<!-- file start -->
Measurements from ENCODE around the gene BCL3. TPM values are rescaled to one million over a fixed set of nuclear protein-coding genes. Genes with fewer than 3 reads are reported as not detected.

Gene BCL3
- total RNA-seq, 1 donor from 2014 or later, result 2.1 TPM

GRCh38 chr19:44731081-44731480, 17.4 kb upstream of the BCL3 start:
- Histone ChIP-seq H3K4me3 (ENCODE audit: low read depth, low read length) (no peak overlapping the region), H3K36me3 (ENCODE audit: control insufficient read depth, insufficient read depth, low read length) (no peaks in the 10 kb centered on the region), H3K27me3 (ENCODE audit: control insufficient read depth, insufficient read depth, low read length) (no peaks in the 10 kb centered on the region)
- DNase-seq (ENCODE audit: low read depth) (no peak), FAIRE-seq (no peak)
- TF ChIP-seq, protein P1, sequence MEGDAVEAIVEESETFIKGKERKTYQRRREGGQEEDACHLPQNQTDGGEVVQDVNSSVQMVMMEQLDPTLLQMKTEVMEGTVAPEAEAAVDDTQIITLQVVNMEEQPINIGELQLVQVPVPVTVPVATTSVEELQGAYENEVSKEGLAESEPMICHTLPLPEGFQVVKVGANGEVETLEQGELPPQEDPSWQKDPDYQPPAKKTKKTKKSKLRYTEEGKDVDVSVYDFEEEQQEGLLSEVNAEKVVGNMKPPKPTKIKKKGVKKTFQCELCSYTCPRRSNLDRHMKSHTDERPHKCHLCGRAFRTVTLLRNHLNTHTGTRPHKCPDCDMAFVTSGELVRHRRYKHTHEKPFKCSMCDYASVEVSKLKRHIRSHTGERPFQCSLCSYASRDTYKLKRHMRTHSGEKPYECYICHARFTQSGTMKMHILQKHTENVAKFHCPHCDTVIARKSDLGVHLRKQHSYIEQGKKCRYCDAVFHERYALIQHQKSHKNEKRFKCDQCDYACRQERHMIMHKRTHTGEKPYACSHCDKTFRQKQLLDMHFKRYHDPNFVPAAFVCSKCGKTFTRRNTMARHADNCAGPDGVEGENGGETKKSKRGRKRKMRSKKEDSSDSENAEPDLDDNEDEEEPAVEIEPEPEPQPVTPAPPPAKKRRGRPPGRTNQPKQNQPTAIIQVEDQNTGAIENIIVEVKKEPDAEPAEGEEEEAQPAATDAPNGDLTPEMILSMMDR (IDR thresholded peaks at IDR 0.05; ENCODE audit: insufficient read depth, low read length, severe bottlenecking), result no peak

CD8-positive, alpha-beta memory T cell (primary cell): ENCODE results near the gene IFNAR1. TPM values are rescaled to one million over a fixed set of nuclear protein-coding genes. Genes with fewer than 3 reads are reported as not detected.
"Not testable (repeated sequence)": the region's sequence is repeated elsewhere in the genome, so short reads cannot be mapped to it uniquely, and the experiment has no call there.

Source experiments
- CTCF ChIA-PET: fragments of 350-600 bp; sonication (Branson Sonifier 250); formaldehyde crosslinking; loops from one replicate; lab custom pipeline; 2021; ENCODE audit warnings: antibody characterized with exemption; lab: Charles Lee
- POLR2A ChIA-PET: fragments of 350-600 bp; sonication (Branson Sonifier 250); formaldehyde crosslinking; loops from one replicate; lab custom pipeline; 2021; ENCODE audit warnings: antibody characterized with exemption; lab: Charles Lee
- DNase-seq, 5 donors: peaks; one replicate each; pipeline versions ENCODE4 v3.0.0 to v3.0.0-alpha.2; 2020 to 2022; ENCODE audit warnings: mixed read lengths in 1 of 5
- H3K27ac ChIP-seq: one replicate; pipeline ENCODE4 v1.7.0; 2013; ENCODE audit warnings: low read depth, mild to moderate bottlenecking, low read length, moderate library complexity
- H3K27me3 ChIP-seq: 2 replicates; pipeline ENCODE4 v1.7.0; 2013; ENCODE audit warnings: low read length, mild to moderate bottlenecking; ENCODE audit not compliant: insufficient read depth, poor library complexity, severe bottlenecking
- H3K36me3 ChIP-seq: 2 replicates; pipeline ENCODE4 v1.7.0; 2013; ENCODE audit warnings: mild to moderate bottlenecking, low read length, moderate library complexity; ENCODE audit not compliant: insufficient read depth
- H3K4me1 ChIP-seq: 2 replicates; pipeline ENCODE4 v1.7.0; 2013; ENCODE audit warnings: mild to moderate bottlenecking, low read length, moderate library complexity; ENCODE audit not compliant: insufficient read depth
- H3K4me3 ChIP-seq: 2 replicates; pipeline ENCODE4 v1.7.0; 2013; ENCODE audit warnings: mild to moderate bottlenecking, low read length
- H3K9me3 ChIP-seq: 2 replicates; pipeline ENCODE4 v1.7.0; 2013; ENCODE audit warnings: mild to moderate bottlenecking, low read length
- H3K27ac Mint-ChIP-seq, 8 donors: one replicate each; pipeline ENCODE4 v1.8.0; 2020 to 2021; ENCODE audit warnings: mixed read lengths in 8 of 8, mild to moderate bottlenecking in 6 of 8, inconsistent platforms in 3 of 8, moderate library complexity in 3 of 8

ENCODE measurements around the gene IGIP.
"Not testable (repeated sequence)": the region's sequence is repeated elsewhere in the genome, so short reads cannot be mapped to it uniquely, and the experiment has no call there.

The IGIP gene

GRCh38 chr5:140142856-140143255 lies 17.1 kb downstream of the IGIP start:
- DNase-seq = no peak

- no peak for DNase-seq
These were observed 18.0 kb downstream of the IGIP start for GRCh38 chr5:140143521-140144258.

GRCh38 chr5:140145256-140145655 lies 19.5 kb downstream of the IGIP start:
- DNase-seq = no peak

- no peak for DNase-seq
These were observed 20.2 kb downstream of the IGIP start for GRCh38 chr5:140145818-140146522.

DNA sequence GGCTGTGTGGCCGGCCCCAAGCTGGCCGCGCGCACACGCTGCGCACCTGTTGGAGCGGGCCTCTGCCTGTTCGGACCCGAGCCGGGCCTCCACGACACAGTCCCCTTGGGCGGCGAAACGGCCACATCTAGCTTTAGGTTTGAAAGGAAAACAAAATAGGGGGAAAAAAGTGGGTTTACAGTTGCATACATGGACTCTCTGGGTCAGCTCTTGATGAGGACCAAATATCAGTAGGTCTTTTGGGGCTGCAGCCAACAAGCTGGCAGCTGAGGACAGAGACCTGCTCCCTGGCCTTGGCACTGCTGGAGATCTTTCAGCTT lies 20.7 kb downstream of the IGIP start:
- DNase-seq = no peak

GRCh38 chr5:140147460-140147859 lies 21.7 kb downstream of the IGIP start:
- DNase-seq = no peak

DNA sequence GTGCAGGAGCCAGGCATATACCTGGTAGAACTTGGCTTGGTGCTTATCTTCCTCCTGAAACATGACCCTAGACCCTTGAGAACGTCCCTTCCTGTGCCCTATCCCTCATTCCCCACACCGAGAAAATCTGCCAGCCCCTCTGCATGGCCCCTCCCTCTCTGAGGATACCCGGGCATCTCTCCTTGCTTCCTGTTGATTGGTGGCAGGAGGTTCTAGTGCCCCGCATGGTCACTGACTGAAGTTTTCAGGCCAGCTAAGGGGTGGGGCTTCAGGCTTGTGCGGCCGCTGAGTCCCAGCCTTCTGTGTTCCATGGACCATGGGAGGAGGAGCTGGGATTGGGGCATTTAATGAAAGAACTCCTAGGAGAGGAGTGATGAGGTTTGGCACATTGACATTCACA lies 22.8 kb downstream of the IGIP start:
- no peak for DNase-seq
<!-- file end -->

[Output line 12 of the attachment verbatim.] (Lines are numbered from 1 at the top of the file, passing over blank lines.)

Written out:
- POLR2A ChIA-PET: fragments of 350-600 bp; sonication (Branson Sonifier 250); formaldehyde crosslinking; loops from one replicate; lab custom pipeline; 2021; ENCODE audit warnings: antibody characterized with exemption; lab: Charles Lee